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Air Boat Ride, Florida

Hi Everyone! We left Puerto Rico on Feb 28 and on March 6 went to the Bahamas. Between those two dates we got haircuts (yes, even me!) and visited many, many sites in Florida including the Kennedy Space Center. The pictures were excellent and I did the unspeakable and unforgiveable act of removing the chip from the computer before the photo transfer was complete. (It was a complete and total accident. I thought the machine was hibernating, but it WASN’T) Now I know…this is a bad, very bad thing to do. The pictures are still on the chip but they are non-retrievable. The computer couldn’t do it, the camera couldn’t do it, the iPad couldn’t do it…if only we had the MacBook here, maybe it could do it. I will save the chip and maybe when I get home we can access the pics. If not, well, I guess you had to be there…

After I gave up on the chip, I purchased a new one. (And made a decision to buy a new, better camera before going to South America)(14 mp! 10x zoom! Nikon!). Right after buying the chip we took an Air Boat Ride. This is the first glimpse of the Air Boat and Cap’n Johnny.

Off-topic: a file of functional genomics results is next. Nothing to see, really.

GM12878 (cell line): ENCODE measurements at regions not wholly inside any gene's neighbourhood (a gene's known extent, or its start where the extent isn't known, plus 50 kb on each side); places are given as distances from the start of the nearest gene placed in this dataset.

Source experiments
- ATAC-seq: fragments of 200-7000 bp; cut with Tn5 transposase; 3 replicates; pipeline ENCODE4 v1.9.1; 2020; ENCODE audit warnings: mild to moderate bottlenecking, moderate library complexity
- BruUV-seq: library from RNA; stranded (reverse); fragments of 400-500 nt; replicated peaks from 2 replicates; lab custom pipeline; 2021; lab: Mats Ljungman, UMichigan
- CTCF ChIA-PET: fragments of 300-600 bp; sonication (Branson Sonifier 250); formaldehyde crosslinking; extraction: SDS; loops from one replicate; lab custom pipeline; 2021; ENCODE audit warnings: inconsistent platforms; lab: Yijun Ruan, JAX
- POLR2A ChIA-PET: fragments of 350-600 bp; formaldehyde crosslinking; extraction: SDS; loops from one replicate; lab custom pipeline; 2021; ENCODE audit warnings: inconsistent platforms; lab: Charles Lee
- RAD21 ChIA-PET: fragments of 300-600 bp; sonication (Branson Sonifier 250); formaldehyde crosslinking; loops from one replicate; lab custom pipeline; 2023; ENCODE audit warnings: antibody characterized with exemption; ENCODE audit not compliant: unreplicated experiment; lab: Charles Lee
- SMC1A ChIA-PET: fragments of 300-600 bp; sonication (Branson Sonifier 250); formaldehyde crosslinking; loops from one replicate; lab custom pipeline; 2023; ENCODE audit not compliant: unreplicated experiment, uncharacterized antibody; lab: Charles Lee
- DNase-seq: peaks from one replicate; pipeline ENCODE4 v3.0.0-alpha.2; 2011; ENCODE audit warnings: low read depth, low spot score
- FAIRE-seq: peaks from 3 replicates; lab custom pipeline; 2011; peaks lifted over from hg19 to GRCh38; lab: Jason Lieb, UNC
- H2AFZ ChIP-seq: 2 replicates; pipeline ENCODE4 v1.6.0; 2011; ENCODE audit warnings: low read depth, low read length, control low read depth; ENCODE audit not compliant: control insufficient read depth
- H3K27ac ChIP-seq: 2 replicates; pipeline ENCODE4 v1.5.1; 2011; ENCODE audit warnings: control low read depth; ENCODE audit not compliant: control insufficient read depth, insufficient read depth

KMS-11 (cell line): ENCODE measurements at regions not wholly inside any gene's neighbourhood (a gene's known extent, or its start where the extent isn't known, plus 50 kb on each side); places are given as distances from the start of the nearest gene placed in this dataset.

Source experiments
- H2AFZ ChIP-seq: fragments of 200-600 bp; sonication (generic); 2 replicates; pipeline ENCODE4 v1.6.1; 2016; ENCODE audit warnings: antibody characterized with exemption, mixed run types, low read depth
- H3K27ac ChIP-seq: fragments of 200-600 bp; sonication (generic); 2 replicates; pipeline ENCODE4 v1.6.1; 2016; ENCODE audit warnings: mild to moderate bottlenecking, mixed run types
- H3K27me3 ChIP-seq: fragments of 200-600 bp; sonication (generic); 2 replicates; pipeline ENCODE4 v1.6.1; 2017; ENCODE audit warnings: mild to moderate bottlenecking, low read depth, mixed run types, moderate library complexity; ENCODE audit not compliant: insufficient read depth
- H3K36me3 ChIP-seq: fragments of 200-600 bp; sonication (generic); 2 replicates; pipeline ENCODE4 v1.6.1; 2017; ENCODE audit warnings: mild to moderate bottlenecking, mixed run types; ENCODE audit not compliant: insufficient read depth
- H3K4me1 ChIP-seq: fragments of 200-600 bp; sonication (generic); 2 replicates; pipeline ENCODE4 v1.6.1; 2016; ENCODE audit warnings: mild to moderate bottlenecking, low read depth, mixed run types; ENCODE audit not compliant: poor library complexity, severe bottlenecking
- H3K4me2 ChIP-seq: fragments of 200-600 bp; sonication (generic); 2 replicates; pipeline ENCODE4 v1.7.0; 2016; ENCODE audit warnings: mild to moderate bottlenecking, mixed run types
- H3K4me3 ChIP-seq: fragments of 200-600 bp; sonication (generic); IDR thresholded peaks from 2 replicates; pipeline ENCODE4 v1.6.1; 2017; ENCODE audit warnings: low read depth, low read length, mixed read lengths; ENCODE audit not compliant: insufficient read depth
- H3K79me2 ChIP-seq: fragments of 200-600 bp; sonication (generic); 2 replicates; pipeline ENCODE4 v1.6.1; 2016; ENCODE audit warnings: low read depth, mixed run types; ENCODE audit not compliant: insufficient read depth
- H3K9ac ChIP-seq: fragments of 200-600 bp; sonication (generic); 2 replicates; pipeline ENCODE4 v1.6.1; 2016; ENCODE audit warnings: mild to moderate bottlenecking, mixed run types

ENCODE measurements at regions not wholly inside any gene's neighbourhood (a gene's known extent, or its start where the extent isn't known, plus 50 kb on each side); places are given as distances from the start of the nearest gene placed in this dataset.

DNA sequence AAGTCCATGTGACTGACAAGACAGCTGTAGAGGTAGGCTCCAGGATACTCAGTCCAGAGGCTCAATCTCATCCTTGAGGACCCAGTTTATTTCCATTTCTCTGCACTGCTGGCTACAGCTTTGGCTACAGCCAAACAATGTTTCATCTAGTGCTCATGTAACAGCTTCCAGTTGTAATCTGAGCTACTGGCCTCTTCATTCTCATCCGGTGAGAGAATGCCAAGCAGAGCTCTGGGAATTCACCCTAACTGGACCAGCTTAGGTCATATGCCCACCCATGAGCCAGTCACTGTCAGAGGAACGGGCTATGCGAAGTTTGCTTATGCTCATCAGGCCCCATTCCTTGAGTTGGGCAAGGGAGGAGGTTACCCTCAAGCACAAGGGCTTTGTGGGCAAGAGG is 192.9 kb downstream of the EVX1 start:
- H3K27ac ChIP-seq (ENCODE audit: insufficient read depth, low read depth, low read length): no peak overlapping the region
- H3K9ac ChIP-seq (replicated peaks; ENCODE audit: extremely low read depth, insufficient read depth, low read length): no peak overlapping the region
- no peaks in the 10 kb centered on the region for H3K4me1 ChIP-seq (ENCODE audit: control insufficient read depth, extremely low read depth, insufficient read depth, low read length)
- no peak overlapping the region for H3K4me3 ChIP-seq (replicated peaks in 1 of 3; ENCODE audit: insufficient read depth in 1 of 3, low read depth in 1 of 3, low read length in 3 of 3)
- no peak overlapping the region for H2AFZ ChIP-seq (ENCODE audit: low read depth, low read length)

This is a picture of a young bald eagle flying off with his lunch…Nope, sorry, it flew out of frame. This is Cap’n Johnny on the Left and Michael on the Right. This was my view for most of the trip.

Now we’re taking a turn…

Keegan liked the wind in his face.

Our first ‘gator sighting!

And then you know what happened…it started to rain! Buckets! Torrents! The rain pelted us and felt like icy needles on our faces as we raced back to the dock while huddling under the seat covers. All wildlife had retreated to more temperate climates. This is the last picture of the day taken when I saw the storm heading our way but before it could do any damage to the camera. We did get some $$ back and decided that a 60 minute airboat ride was plenty.

Overall, it was fun, exciting and, well, wet. I pretended we were Bud and Sandy out with our dad, the ranger, riding out to find Flipper. Sure, it wasn’t the Everglades, I did have to fill in the blanks.

Life lesson: You can’t outrun the weather. (At least we sure can’t) The best you can hope for is to have fun in spite of the downpour. Because, trust me, there will be downpours.